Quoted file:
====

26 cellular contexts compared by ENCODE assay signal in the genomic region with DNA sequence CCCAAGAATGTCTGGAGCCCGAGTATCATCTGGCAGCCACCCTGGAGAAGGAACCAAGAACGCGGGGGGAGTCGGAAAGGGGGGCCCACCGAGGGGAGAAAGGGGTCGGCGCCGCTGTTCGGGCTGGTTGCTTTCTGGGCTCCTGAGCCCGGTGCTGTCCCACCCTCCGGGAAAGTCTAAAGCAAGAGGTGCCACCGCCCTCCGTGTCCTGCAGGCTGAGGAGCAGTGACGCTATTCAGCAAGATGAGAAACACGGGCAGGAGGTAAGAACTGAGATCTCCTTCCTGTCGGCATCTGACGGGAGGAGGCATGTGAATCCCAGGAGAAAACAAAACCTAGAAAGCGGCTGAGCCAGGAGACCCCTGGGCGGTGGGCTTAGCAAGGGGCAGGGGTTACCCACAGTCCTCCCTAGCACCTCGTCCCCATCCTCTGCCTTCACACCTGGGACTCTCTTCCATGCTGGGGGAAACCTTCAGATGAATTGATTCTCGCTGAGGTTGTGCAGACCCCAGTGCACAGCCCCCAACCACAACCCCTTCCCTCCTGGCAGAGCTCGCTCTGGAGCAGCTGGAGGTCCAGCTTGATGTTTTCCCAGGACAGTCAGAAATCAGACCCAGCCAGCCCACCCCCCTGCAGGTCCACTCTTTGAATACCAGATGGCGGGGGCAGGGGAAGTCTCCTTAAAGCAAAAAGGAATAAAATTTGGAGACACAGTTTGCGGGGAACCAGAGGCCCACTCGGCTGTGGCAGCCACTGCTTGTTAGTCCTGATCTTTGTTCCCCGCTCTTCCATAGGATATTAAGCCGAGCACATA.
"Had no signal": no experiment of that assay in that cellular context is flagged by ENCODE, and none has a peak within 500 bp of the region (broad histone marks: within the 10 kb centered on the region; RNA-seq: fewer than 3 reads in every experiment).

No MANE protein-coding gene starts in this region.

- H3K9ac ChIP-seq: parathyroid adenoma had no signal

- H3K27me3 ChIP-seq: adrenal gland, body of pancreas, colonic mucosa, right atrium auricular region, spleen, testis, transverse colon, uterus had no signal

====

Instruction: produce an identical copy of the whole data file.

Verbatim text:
26 cellular contexts compared by ENCODE assay signal in the genomic region with DNA sequence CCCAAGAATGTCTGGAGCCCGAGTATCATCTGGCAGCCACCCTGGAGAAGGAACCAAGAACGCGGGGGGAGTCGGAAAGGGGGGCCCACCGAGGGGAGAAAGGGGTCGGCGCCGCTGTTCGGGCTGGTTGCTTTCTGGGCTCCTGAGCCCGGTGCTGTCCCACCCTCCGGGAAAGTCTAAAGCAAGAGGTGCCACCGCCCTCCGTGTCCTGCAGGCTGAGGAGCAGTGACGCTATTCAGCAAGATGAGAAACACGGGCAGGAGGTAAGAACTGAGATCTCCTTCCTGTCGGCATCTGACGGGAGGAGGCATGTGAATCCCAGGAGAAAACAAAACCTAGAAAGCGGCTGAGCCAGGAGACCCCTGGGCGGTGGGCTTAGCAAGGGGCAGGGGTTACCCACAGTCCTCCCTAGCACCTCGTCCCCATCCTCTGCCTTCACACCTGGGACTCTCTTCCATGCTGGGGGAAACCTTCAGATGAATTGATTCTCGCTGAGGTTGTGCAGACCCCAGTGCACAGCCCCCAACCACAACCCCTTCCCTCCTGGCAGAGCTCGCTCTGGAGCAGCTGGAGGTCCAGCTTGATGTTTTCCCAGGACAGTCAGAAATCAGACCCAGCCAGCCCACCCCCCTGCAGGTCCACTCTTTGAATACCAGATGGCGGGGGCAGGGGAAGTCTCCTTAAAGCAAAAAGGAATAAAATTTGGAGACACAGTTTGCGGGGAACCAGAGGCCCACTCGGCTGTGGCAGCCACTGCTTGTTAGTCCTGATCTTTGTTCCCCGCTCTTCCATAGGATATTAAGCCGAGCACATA.
"Had no signal": no experiment of that assay in that cellular context is flagged by ENCODE, and none has a peak within 500 bp of the region (broad histone marks: within the 10 kb centered on the region; RNA-seq: fewer than 3 reads in every experiment).

No MANE protein-coding gene starts in this region.

- H3K9ac ChIP-seq: parathyroid adenoma had no signal

- H3K27me3 ChIP-seq: adrenal gland, body of pancreas, colonic mucosa, right atrium auricular region, spleen, testis, transverse colon, uterus had no signal